“It was a very good feeling to know I was the one selected,” said Little, who officiated the Final with Matt Olson and Zach Porritt.  

In fact, while attending a Semifinal game the Friday before the Final, Little received a phone call from an area code she didn’t recognize.

She answered, and it was Beckett.

“At first I didn’t know the name,” Little said. “I said, ‘No, I don’t know you, but that’s fine.’”

Beckett then explained she was the first female referee to be assigned a Boys Basketball Final, and just wanted to offer support to Little.

At that point, Little became excited and thankful she answered the call.

“It was very nice to hear from her because she wanted to reach out and if not pass the torch, to congratulate me,” Little said.

Little, 51, said she found out she was going to be refereeing the Division 3 boys championship game just before the start of the postseason when she received an email from the MHSAA.

“I’m looking at the email and I’m like, boys?” Little said. “I was shocked.”

But she was shocked in a good way, and obviously excited for the honor.

Little monitors the action between Flint Beecher and Traverse City St. Francis.Little didn’t find out until a couple of days before the St. Francis/Beecher contest that she would be officiating that specific championship game, but the Monday of boys championship week was when she really started to receive congratulations from friends and colleagues.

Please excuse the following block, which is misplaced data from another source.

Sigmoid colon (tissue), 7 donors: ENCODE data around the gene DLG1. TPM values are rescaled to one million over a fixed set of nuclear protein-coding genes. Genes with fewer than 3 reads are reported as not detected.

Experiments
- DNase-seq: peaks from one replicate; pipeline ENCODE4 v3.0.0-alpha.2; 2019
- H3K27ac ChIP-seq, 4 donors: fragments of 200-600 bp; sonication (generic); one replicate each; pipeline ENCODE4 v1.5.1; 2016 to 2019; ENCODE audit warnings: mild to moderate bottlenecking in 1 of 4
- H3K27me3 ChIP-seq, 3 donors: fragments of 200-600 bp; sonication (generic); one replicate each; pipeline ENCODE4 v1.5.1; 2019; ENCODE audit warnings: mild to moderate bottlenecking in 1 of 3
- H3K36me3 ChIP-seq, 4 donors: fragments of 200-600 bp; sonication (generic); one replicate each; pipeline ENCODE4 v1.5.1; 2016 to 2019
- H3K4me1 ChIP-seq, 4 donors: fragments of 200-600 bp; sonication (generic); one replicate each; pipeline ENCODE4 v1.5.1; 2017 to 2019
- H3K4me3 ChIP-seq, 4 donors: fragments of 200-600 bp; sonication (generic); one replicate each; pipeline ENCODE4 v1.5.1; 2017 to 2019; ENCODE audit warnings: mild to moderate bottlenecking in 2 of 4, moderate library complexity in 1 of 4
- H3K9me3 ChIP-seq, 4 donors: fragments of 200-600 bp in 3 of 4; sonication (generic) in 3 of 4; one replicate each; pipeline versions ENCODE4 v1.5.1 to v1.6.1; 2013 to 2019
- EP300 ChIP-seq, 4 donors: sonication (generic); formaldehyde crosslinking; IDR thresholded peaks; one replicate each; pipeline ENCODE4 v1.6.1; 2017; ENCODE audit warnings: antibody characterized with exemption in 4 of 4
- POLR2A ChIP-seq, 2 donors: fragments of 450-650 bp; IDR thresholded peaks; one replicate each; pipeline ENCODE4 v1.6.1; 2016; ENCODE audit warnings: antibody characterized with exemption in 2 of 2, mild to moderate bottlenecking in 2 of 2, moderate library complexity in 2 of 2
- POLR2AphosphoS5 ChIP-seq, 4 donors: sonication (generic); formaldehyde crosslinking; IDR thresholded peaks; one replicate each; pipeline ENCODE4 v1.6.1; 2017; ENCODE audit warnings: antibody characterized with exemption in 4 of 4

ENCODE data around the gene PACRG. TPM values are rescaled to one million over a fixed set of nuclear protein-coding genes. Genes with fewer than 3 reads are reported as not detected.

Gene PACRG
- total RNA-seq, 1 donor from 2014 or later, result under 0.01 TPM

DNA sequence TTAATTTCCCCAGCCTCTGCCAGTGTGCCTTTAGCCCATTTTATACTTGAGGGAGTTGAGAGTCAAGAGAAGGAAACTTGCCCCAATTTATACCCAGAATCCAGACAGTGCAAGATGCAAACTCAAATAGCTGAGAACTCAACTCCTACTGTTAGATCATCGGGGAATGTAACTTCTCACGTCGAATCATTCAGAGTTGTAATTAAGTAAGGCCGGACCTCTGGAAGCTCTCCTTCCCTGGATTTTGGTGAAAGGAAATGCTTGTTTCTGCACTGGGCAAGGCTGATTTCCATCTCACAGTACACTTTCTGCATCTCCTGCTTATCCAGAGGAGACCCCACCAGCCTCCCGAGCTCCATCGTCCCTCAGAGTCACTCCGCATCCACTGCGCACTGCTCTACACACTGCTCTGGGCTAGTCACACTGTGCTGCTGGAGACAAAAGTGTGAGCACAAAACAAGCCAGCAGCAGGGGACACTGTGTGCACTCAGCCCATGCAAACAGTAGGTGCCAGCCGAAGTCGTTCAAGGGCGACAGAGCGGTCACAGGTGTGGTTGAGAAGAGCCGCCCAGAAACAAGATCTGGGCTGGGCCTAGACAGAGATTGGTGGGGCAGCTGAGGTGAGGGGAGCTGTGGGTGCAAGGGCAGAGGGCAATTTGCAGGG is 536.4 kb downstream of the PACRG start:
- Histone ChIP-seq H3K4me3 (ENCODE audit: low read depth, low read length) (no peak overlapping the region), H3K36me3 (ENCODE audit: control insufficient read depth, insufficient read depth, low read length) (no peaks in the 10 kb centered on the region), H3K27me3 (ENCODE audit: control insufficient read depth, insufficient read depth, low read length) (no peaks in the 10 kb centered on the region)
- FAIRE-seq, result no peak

That’s when an article came out in the Detroit News detailing her selection, which led to countless calls, texts and congratulatory messages on social media.

“I couldn’t even (keep up with the comments),” she said. “That’s how overwhelming the actual tags were. It came from all across the state with officials, men and women, because I do women’s college (games). Some of the college ladies were reaching out. I was getting all the hoopla before the game.”

Little said she normally doesn’t get nervous for games, but not having some nerves became a bit harder once so many people knew of her achievement.

However, she settled into a normal routine quickly once the game started.

“I wanted to get it done, get it over with and do well,” she said.

Little did do well, which is no surprise to everyone who knew her before she officiated on the boys championship stage.